The Mano River Basin will require our constant attention.

Honourable members,

The signing of the Comprehensive Peace Agreement and the establishment of the government of National Unity in Khartoum and the government of Southern Sudan, ushered in a new era for the Sudanese People. However, there were also setbacks:

The people of Sudan, Africa and the World lost that outstanding revolutionary intellectual John Garang; and a humanitarian crisis in Darfur unfolded, compounded by events in Chad.

Thankfully, the SPLM has displayed remarkable maturity in keeping the focus on the essence of what Garang and the people of Southern Sudan stood for. Amid grief, an orderly transition took place allowing Silva Kiir to assume leadership of the SPLM.

The Abuja talks have yielded some outcomes, which though not perfect, constitute an advance. We call on those who have not signed to do so. We express the hope that the UN Force as called for by the Peace and Security Council, will proceed without hindrance.

We are however following, with concern, the developments in Chad.

Our President and government has been working tirelessly to bring to an end the conflict in Cote d' Ivoire. We also work through the mechanism of the International Working Group (IWG).

We are encouraged by the commitments made by President Gbagbo and Prime Minister Banny to work together in recognition of their responsibility to their country.

The implementation of the first phase of the disarmament process between the New Forces and the Armed Forces of Cote d' Ivoire constitutes progress.

We shall continue encouraging forward movement particularly on the key outstanding issues on the DDR and National Identification processes.

We are very concerned about the outbreak of violence in Somalia that has led to the loss of civilian life. We urge the parties to adhere to the principles of the ceasefire agreement.

We welcome the agreement between Eritrea and Ethiopia to resume negotiations to settle their border dispute.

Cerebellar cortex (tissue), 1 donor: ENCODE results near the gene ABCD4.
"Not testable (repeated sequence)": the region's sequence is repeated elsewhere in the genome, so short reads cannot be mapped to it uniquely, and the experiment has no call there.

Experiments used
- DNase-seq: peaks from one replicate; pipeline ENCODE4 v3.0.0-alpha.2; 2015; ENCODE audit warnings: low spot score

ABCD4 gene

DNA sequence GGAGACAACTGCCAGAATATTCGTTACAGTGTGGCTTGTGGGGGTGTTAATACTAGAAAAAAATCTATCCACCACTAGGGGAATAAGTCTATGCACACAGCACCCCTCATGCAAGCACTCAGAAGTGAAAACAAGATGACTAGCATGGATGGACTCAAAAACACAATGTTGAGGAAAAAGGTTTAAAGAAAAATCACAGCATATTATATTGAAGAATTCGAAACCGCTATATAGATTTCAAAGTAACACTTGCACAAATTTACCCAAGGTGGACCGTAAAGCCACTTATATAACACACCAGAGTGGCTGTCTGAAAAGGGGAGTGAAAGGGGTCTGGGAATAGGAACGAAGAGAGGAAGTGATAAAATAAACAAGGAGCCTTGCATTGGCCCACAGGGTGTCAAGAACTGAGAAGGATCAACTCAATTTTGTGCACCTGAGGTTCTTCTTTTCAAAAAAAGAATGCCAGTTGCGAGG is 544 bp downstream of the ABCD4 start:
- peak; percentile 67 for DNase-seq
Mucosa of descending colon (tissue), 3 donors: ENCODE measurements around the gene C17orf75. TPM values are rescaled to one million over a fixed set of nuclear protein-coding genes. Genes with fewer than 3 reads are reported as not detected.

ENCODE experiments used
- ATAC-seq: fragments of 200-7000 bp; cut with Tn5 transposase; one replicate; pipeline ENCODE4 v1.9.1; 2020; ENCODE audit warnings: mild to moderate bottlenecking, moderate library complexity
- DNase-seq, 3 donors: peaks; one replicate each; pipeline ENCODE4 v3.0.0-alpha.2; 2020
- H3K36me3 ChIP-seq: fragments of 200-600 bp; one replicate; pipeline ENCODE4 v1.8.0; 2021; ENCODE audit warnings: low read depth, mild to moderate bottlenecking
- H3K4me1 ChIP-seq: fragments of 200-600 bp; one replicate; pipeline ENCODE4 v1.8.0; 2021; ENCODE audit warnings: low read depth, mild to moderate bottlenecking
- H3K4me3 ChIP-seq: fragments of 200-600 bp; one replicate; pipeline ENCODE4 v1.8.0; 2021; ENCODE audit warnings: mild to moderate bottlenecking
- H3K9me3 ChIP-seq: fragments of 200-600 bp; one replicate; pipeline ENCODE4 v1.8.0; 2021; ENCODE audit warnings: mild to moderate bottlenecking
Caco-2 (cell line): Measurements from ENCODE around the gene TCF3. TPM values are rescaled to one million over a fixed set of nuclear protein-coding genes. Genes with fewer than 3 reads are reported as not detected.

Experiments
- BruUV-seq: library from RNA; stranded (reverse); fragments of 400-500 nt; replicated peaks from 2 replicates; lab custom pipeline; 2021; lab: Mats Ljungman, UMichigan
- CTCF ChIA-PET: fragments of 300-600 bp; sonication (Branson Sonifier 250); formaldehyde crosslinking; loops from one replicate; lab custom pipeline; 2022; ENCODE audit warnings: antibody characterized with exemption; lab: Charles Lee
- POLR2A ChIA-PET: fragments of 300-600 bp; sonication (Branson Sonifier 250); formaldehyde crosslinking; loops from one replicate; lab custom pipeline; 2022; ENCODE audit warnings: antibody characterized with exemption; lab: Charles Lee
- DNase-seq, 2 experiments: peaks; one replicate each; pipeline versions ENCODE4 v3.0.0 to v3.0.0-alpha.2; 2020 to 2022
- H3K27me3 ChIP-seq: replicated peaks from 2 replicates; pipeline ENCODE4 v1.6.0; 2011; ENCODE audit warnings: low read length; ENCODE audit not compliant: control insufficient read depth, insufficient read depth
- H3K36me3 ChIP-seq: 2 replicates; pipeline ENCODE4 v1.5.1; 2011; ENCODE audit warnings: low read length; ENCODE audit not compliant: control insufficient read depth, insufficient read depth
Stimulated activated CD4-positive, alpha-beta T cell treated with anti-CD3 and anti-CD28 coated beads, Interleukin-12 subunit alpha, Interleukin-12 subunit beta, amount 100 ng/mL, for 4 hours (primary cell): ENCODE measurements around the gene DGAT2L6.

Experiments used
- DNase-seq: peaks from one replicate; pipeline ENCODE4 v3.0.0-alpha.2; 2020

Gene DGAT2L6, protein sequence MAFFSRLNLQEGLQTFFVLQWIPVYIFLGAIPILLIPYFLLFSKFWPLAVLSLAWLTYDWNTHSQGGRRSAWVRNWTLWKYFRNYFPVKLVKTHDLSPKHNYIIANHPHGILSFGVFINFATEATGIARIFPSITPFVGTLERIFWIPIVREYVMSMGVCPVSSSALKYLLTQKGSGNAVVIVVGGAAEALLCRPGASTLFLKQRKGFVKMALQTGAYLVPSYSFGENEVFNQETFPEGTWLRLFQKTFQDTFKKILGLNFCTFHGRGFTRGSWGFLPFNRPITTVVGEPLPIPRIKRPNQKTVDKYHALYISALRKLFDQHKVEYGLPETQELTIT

Zimbabwe remains a challenge and we will continue within SADC to support efforts by Zimbabweans to solve all their problems.

South Africa continues to contribute to the building of the African Union and its structures.

As hosts we have gone well beyond our legal obligations to assist the Pan African Parliament find its feet. We do so conscious of the enormous contribution that a well-functioning Parliament of the representatives of the continent's people will make to nurture common values.

Honourable members,

We are pleased that the AU has put on our shoulders the responsibility of hosting a Global Diaspora conference early next year.


As we prepare to mark the fifth anniversary of NEPAD in July 2006, it is important to reflect on what we have achieved so far and the great challenges that lie ahead.

NEPAD has been recognised as the major development plan that has the potential to enable Africa to achieve the Millennium Development Goals (MDGs). However, analysts inform us that Africa is not likely to meet its MDG targets within the specified time frame. This makes it imperative that we redouble our effort to mobilize the necessary resources.

We welcome initiatives such as the conference held in Paris early this year aimed at finding innovative ways of financing development.

Another challenge is the integration of NEPAD programmes into national budgets and development plans.

Whilst it would be true to say that much has been achieved in the first five pioneering years, we are now in the phase where we need to concentrate on the implementation of our plans and programmes.

The African Peer Review Mechanism (APRM) has completed the reports for Ghana and Rwanda and important progress is being made with regard to other countries including South Africa.

However, we also realize that all our development efforts can seriously be undermined and even destroyed by the current high oil prices.

Some of these issues will be discussed again at the forthcoming G8 Summit in St. Petersburg in July to which we have been invited.

Madam Speaker,

There is much that still remains to be done in respect of gender mainstreaming: we must redouble all our efforts to ensure that our people and government realize that we cannot have real development unless we place women at the centre of all development plans and programmes.

This year we celebrate 50 years of the Women's march to the Union Buildings in Pretoria where the women declared that

"We shall not rest until we have won for our children their fundamental rights of freedom, justice and equality."

Two years before this in 1954, women had come together to draw up the Women's Charter. In this document, they aimed, among other things,

"To cooperate with all other organisations that have similar aims in South Africa as well as throughout the world."

To strive for permanent peace throughout the world."

With this march and this Charter, the women opened the road to a different future and asserted the alternative values of a different order, the values of equality, justice and the emancipation of women, among others.

They recognised that the struggle for women's equality was a part of a broader international struggle for peace and justice in the world.